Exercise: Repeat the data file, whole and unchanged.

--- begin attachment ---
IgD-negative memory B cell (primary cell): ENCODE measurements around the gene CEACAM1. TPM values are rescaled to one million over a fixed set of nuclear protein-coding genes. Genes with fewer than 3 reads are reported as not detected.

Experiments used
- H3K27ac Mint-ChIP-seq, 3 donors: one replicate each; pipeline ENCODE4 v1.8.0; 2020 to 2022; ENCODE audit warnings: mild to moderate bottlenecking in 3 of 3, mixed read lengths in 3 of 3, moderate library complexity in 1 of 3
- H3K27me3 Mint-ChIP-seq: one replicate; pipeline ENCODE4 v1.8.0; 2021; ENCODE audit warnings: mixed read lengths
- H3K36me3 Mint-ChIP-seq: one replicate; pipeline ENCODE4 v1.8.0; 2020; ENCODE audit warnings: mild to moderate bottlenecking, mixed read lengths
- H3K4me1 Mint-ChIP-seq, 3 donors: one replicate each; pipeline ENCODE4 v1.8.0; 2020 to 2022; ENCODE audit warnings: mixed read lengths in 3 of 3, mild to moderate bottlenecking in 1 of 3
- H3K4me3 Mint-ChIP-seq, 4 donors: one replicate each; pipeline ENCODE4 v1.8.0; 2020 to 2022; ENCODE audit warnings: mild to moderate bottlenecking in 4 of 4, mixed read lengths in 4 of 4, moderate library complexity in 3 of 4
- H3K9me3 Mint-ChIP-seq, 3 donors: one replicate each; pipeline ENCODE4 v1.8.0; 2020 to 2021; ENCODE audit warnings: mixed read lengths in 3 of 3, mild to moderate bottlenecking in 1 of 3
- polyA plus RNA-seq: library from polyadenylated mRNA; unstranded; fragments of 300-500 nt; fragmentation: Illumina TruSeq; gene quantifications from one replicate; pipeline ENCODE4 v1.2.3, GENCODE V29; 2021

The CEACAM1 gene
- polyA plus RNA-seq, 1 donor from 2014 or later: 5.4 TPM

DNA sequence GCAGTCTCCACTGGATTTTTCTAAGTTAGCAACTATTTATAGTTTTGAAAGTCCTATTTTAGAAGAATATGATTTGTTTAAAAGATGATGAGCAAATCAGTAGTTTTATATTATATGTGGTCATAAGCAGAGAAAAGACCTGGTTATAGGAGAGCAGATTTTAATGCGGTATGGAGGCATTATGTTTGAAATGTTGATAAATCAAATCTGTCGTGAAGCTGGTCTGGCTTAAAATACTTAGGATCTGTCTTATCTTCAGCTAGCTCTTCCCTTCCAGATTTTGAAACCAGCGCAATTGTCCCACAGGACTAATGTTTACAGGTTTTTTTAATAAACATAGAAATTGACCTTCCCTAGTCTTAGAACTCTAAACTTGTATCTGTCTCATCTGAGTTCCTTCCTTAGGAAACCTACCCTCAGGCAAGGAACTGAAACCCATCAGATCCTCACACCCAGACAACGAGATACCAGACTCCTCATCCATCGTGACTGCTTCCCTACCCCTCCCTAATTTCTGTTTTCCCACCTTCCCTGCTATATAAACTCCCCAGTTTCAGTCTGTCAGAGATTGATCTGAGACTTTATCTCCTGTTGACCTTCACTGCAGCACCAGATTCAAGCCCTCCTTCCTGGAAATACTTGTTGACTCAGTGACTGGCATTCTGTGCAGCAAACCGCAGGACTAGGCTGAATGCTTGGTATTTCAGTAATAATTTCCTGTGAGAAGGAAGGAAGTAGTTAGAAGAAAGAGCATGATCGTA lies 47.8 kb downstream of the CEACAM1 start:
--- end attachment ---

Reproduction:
IgD-negative memory B cell (primary cell): ENCODE measurements around the gene CEACAM1. TPM values are rescaled to one million over a fixed set of nuclear protein-coding genes. Genes with fewer than 3 reads are reported as not detected.

Experiments used
- H3K27ac Mint-ChIP-seq, 3 donors: one replicate each; pipeline ENCODE4 v1.8.0; 2020 to 2022; ENCODE audit warnings: mild to moderate bottlenecking in 3 of 3, mixed read lengths in 3 of 3, moderate library complexity in 1 of 3
- H3K27me3 Mint-ChIP-seq: one replicate; pipeline ENCODE4 v1.8.0; 2021; ENCODE audit warnings: mixed read lengths
- H3K36me3 Mint-ChIP-seq: one replicate; pipeline ENCODE4 v1.8.0; 2020; ENCODE audit warnings: mild to moderate bottlenecking, mixed read lengths
- H3K4me1 Mint-ChIP-seq, 3 donors: one replicate each; pipeline ENCODE4 v1.8.0; 2020 to 2022; ENCODE audit warnings: mixed read lengths in 3 of 3, mild to moderate bottlenecking in 1 of 3
- H3K4me3 Mint-ChIP-seq, 4 donors: one replicate each; pipeline ENCODE4 v1.8.0; 2020 to 2022; ENCODE audit warnings: mild to moderate bottlenecking in 4 of 4, mixed read lengths in 4 of 4, moderate library complexity in 3 of 4
- H3K9me3 Mint-ChIP-seq, 3 donors: one replicate each; pipeline ENCODE4 v1.8.0; 2020 to 2021; ENCODE audit warnings: mixed read lengths in 3 of 3, mild to moderate bottlenecking in 1 of 3
- polyA plus RNA-seq: library from polyadenylated mRNA; unstranded; fragments of 300-500 nt; fragmentation: Illumina TruSeq; gene quantifications from one replicate; pipeline ENCODE4 v1.2.3, GENCODE V29; 2021

The CEACAM1 gene
- polyA plus RNA-seq, 1 donor from 2014 or later: 5.4 TPM

DNA sequence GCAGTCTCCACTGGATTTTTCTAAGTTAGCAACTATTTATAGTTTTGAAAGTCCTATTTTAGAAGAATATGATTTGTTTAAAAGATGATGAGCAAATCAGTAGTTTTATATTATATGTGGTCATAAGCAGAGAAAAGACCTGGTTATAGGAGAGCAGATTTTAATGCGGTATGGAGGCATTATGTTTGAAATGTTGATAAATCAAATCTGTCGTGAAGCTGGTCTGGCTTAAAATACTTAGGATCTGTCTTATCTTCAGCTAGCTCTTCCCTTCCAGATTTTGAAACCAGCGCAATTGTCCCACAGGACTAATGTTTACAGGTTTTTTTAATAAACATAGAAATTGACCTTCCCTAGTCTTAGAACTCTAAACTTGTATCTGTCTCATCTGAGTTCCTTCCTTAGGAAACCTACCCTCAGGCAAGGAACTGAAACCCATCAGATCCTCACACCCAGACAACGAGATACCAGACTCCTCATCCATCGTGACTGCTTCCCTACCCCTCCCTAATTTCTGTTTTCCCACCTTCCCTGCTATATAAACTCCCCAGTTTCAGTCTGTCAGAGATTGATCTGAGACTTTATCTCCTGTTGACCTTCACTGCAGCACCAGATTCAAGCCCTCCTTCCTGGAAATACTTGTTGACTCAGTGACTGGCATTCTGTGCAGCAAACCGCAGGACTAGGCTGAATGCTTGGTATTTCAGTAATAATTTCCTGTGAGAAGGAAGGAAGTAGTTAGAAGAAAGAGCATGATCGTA lies 47.8 kb downstream of the CEACAM1 start: